Fitness & Nutrition


U.S. troops aren't the only ones struggling with their diets. Here's a challenge to think about: You're in a fast-food restaurant and you're informed that the hamburger you're about to order has 900 calories. What do you do? Do you still buy it? You say you'd order something less caloric?

Well, we asked behavioral economist Dan Ariely.

Professor DAN ARIELY (Psychology and Behavioral Economics, Duke University): So you would expect so, right? You would expect that the moment you give people information and you tell them how much the calories something is, people would stop consuming high-caloric stuff. But the reality is that the evidence is just not there.

In New York City, when they passed the legislation that fast-food places have to post calorie information, and they looked at what effect it has on fast-food consumption, they saw no effect. In one study, it actually went the other way around. People said, hey, only 800 calories. I can say, give me fries with that.

(Soundbite of laughter)

Prof. ARIELY: And we have done this study at Duke. We went to a fast-food Chinese place called Panda Express.

SIEGEL: Mm-hmm.

Prof. ARIELY: And the CEO came to my class at some point and he said, you know, why do people eat all these bad stuff? Panda Express has better food from caloric perspective and lots of people eat the orange chicken, very high in calories.

SIEGEL: This, by the way, mystifies people in China, how it became known as Chinese food.

(Soundbite of laughter)


Prof. ARIELY: And he was saying, you know, how can we get people to consume stuff that is better for them? So in the Duke version of Panda Express, we did a calorie labeling experiment. We posted caloric information out there and we saw absolutely no difference.

SIEGEL: Even if you told people the chicken is much more high-caloric...

Prof. ARIELY: Yeah, people don't change. But then we said, what else could we do? What other interventions could we do? And one of the things we tried was, well, we said, what if we ask people would you take less of an amount of this orange chicken?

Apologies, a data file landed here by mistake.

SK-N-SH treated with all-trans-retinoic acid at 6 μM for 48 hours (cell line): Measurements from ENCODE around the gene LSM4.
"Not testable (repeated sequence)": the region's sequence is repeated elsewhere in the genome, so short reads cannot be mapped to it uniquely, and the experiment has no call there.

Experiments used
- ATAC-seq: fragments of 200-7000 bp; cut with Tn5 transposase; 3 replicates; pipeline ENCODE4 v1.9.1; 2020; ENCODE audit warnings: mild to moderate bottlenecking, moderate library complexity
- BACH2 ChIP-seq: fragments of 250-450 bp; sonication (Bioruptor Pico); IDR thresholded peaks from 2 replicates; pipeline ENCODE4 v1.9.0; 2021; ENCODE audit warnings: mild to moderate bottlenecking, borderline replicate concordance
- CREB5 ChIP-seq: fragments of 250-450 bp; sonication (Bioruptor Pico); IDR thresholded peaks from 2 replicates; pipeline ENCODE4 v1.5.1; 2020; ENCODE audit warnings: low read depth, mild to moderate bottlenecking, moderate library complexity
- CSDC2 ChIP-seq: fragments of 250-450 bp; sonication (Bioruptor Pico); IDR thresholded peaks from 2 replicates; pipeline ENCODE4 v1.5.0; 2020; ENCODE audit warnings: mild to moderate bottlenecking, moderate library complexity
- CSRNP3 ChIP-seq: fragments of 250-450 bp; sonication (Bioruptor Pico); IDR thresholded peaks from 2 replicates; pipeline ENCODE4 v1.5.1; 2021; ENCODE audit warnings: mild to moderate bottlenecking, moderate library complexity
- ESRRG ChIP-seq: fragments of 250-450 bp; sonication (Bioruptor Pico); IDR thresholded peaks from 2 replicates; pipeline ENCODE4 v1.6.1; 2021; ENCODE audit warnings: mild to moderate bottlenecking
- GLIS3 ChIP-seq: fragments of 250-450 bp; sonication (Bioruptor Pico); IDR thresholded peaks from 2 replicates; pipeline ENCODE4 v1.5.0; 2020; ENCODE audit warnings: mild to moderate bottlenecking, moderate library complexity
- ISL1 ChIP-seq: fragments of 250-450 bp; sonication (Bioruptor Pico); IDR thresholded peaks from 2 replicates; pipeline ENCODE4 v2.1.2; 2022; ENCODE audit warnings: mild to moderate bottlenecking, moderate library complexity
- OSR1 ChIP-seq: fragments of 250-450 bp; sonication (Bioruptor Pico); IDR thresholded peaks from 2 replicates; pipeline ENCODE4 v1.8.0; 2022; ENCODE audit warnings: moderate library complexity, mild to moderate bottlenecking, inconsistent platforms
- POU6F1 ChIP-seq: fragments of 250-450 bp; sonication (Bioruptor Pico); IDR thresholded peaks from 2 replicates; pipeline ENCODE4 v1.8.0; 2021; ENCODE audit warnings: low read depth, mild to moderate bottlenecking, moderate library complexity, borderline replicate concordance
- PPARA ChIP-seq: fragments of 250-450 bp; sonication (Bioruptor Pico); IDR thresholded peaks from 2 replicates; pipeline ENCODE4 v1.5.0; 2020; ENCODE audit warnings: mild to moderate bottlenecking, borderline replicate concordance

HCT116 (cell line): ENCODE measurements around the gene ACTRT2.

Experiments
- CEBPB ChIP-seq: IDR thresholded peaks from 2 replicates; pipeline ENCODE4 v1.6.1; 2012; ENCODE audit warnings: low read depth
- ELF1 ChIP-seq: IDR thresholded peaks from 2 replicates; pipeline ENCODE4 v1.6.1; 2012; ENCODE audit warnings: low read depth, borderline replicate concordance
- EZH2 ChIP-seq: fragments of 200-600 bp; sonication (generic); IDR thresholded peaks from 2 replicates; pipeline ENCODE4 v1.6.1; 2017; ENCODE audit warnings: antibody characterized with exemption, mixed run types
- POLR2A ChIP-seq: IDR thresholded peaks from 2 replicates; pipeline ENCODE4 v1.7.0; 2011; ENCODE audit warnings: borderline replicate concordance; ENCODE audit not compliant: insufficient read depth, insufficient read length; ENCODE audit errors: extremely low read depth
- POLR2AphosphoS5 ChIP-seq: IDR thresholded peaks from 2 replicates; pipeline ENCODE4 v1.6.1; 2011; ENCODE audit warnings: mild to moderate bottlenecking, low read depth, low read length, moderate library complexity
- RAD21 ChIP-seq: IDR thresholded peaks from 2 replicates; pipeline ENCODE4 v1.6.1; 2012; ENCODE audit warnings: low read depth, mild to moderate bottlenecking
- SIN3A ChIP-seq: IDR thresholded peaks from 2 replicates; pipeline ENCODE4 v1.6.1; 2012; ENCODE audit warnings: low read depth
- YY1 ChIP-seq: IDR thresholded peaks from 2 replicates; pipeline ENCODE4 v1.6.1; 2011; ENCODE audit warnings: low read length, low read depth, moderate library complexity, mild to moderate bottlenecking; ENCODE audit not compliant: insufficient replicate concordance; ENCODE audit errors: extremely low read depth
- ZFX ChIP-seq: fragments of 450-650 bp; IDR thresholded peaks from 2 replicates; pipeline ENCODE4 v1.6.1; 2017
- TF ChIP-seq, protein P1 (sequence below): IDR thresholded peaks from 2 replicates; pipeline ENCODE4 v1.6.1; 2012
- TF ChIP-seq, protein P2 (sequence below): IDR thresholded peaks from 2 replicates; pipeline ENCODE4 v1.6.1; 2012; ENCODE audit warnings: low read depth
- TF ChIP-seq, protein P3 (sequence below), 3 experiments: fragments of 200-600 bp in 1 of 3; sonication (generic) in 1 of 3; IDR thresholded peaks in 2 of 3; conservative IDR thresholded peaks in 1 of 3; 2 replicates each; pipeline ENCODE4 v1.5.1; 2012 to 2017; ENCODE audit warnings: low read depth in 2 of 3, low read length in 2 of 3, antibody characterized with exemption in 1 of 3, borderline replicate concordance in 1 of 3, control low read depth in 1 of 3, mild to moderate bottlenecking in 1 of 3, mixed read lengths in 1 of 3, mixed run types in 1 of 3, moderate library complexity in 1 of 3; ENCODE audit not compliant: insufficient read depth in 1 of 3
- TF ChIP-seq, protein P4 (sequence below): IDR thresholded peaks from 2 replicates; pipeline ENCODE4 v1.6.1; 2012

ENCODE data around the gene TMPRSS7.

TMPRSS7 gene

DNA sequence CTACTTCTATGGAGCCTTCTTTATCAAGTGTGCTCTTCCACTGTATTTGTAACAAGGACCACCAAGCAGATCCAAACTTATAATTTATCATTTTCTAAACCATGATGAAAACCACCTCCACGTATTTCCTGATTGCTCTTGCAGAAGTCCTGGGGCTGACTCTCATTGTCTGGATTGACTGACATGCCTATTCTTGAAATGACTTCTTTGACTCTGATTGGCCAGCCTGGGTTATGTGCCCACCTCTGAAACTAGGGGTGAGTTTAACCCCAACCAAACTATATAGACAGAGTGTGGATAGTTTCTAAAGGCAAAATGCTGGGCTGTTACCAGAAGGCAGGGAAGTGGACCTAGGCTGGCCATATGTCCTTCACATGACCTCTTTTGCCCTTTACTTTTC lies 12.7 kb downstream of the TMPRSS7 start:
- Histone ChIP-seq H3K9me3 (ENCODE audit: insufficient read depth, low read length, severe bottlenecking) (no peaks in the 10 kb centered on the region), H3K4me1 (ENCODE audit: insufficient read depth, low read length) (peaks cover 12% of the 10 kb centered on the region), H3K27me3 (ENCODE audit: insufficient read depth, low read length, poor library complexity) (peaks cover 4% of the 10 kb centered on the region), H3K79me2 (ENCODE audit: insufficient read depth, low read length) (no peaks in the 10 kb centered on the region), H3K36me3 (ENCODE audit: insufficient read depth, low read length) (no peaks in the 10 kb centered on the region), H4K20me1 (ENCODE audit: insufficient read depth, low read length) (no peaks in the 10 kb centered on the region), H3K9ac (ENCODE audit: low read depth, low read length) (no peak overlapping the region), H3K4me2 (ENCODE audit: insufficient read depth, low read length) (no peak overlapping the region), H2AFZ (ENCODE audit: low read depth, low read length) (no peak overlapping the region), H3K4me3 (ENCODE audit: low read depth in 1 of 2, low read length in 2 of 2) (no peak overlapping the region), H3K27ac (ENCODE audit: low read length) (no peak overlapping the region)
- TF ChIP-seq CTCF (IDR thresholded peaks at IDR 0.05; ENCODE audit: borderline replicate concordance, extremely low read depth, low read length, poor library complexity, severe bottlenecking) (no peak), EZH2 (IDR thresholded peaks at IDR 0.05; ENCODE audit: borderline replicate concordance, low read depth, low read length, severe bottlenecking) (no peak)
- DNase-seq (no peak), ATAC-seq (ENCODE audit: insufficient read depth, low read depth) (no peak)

SIEGEL: Mm-hmm.

Prof. ARIELY: And people said no. Then we said, what if we took - gave people an option to get less of an amount of the side dish? What if we said, hey, what about if we gave you half a portion of fries, that would save you 250 calories? Are you interested in that? And more than 40 percent of the people said yes, I'm interested in that.

SIEGEL: Really?

Prof. ARIELY: Yeah. And what happened in eating is that no matter how much people give you to eat, you eat the whole thing, right? So it's really a question of how much are you going to start with. Because we've also tested this, we looked at what people end up with and how much they throw away and so on. People eat everything you give them.

SIEGEL: Mm-hmm.

Prof. ARIELY: But if you give people a mechanism to limit what they're going to have for food later on, people actually eat less as a consequence.

SIEGEL: And you think the offer of a smaller portion of rice somehow clicks with people because it's taking the secondary substance, reducing not the main event here, but the...

Prof. ARIELY: That's right. The secondary event, it cuts calories and would let people execute something that is good for them.

I do have to say that we also stopped this promotion and we looked at what happened the next day. Would people keep on asking for that thing? Hey, I was here yesterday, they offered me a half a portion of fries, can I do it again? Nobody does that.

(Soundbite of laughter)

Prof. ARIELY: So when you offer people, they understand it's a good offer and they cut down on the calorie. But when you don't offer it to people, they're not doing those in their own self.

So we have to think about not just what information we give to people, but how we get them to think about different paths of saving caloric consumption.

SIEGEL: The late Tip O'Neill, speaker of the House in Congress, used to say one of his rules of politics was people liked to be asked.

Prof. ARIELY: Yeah, I think it's right.

SIEGEL: Dan Ariely, thank you very much.

Prof. ARIELY: My pleasure.

SIEGEL: Dan Ariely, professor of psychology and behavioral economics at Duke University, and author of "The Upside of Irrationality," talked with us about irrational behavior here on ALL THINGS CONSIDERED.

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